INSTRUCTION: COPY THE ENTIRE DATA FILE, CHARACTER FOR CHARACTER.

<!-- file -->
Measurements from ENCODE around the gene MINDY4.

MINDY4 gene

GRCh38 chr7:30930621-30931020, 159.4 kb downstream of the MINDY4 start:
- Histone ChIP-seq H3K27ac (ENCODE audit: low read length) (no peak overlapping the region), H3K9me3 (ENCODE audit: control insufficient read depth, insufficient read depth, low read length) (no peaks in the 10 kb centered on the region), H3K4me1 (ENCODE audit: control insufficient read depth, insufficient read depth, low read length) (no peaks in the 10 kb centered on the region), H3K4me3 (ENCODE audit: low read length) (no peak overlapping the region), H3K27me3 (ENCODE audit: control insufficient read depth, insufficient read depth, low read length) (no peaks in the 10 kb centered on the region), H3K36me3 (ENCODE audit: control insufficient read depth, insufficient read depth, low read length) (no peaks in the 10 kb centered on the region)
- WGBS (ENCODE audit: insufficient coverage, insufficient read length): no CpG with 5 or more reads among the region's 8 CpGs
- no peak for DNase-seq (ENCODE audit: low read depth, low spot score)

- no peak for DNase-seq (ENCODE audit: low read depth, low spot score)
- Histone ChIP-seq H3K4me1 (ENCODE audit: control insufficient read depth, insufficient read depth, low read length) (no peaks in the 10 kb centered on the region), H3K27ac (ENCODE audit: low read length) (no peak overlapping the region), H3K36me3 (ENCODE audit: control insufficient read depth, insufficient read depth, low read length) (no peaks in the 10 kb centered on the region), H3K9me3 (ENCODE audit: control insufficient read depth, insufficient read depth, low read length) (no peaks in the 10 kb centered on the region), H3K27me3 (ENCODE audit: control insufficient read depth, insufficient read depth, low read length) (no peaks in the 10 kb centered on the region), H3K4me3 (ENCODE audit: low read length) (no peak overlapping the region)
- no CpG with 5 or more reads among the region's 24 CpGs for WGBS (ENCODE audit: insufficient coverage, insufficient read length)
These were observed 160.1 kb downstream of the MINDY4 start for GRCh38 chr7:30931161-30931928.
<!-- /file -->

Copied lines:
Measurements from ENCODE around the gene MINDY4.

MINDY4 gene

GRCh38 chr7:30930621-30931020, 159.4 kb downstream of the MINDY4 start:
- Histone ChIP-seq H3K27ac (ENCODE audit: low read length) (no peak overlapping the region), H3K9me3 (ENCODE audit: control insufficient read depth, insufficient read depth, low read length) (no peaks in the 10 kb centered on the region), H3K4me1 (ENCODE audit: control insufficient read depth, insufficient read depth, low read length) (no peaks in the 10 kb centered on the region), H3K4me3 (ENCODE audit: low read length) (no peak overlapping the region), H3K27me3 (ENCODE audit: control insufficient read depth, insufficient read depth, low read length) (no peaks in the 10 kb centered on the region), H3K36me3 (ENCODE audit: control insufficient read depth, insufficient read depth, low read length) (no peaks in the 10 kb centered on the region)
- WGBS (ENCODE audit: insufficient coverage, insufficient read length): no CpG with 5 or more reads among the region's 8 CpGs
- no peak for DNase-seq (ENCODE audit: low read depth, low spot score)

- no peak for DNase-seq (ENCODE audit: low read depth, low spot score)
- Histone ChIP-seq H3K4me1 (ENCODE audit: control insufficient read depth, insufficient read depth, low read length) (no peaks in the 10 kb centered on the region), H3K27ac (ENCODE audit: low read length) (no peak overlapping the region), H3K36me3 (ENCODE audit: control insufficient read depth, insufficient read depth, low read length) (no peaks in the 10 kb centered on the region), H3K9me3 (ENCODE audit: control insufficient read depth, insufficient read depth, low read length) (no peaks in the 10 kb centered on the region), H3K27me3 (ENCODE audit: control insufficient read depth, insufficient read depth, low read length) (no peaks in the 10 kb centered on the region), H3K4me3 (ENCODE audit: low read length) (no peak overlapping the region)
- no CpG with 5 or more reads among the region's 24 CpGs for WGBS (ENCODE audit: insufficient coverage, insufficient read length)
These were observed 160.1 kb downstream of the MINDY4 start for GRCh38 chr7:30931161-30931928.